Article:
Farm bankruptcies on the rise in Nebraska

    Farmers pick corn in October, 2018 in Merrick County, Nebraska (NTV News)

    It's a triple threat that's too much for some farmers, as the combination of low prices, high taxes, and tariffs takes a toll.

    Farmers Myles Ramsey of Kenesaw said, “It's three strikes and I know some guys are out. They will be selling this fall or next spring. I'm sure my farm income is down half. I've burned up any working capital I had built up two years ago. I burned that up. I'm very close to my banker right now, developing a plan for next year.”

    The Federal Reserve Bank of Minneapolis says farm bankruptcies in the upper Midwest are double what they were a few years ago. In Nebraska, online court records show 31 in the last year, up from 20 the year before.

    “We're also seeing loans amounts farmers are having to take out for cash flow purposes go up, so we're seeing those delinquencies rise a little too,” said Jay Rempe, senior economist with Nebraska Farm Bureau.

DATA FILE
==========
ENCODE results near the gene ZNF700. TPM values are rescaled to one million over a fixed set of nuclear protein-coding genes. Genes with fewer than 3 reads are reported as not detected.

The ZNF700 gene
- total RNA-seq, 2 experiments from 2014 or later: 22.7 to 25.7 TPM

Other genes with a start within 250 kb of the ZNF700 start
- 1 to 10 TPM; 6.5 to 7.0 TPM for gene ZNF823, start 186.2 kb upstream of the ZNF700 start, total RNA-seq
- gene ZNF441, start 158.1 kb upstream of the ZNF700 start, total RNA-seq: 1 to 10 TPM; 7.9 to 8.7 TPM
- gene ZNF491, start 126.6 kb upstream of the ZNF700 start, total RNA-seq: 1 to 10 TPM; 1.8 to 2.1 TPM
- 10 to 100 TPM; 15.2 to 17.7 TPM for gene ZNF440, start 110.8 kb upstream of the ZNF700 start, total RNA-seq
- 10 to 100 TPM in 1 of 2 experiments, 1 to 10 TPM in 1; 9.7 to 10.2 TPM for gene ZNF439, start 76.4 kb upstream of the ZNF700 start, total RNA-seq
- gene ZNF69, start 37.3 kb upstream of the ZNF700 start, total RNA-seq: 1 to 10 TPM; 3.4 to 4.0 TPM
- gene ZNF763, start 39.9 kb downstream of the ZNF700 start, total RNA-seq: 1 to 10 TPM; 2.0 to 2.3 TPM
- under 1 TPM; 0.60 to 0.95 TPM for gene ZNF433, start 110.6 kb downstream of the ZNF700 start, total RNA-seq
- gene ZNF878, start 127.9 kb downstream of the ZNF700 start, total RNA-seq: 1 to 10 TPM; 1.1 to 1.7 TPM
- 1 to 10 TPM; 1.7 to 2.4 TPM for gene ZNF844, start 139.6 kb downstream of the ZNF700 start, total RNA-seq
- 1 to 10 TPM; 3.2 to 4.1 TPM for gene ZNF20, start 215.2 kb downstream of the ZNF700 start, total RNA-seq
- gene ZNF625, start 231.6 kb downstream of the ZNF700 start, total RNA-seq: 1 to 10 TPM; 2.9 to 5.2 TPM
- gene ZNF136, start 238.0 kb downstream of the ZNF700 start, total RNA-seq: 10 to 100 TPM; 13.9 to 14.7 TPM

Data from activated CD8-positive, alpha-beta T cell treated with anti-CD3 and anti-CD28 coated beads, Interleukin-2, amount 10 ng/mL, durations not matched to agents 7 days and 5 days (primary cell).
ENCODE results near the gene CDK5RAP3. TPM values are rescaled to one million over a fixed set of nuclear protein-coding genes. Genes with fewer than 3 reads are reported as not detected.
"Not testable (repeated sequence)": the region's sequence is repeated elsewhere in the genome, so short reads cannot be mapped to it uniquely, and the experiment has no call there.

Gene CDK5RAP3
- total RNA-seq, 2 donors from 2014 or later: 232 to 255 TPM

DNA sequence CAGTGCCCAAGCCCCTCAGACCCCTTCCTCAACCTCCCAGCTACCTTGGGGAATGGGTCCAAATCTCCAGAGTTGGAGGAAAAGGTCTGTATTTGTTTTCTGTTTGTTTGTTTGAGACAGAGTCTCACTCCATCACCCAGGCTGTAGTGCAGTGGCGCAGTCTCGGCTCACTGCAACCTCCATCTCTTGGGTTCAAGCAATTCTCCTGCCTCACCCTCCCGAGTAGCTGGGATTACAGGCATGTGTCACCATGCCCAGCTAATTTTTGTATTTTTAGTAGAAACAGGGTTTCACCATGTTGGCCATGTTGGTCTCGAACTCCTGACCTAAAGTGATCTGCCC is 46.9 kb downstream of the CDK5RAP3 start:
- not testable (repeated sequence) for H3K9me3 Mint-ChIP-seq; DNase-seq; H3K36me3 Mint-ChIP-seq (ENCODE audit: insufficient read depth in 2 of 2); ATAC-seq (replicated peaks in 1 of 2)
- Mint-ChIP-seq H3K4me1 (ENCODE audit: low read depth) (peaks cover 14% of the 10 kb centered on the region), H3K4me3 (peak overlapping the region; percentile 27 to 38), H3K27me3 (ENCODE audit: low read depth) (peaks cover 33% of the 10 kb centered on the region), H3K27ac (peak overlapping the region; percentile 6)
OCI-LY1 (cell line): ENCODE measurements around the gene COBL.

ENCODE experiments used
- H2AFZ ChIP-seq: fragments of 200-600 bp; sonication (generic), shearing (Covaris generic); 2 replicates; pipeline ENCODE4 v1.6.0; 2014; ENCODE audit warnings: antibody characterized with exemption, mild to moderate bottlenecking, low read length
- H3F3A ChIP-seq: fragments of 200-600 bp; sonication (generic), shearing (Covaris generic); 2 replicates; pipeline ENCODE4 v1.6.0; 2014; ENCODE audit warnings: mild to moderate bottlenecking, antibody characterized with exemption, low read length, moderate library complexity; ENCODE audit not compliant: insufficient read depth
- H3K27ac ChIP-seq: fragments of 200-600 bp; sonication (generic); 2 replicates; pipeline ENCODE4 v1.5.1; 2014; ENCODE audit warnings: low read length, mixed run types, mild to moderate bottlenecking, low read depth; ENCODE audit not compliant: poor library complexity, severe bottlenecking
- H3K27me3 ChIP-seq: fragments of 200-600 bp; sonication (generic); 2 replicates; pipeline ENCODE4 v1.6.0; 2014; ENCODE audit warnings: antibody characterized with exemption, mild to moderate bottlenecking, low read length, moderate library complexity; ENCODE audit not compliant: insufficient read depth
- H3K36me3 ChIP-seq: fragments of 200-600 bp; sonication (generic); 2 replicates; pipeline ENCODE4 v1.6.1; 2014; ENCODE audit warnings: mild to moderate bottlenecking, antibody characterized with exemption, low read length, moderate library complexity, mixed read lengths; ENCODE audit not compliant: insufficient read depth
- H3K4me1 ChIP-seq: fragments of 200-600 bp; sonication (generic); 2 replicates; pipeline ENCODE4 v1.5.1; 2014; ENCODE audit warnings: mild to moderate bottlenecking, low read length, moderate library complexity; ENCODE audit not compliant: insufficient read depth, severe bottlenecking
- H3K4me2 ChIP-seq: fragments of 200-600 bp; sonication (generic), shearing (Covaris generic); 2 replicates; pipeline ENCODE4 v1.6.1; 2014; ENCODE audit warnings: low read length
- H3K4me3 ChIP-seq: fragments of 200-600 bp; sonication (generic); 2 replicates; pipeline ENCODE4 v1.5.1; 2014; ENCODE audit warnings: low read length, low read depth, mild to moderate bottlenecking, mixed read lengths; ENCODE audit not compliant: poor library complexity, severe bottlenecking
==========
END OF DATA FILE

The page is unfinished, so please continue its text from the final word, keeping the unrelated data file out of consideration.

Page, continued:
Commodity prices are a fraction of what they were a few years ago.

    Rempe said, “2017 net farm income in Nebraska is down over 60 percent over its highs in 2013, so that's definitely a shock to the farm economy and you add these tariffs and impact, that doesn't help in terms of trying to struggle our way out of this.”

    Soybean growers have been completely shut out of China, their top market.

    Ramsey said, “We're about up to breakeven levels on corn prices on our corn price now, soybeans are still way below breakeven. I don't think it'll take much positive news for the markets to rejoice and reward us.”

    There was a bounce in the markets when President Trump announced new tariffs on China were on hold. Farmers hope it's the start of a turnaround on trade.

    “I'm still hopeful in a year or two we'll get back into positive margins and start making money and be able to upgrade equipment and do what we need to do,” Ramsey said.

    And while there are only a few dozen farm bankruptcies in the state, there are likely many more farmers with unhealthy levels of debt.

    The problem appears to be growing in the Midwest and plains, however, in the rest of the country, farm bankruptcies are actually a little less than last year, according to the American Farm Bureau Federation.

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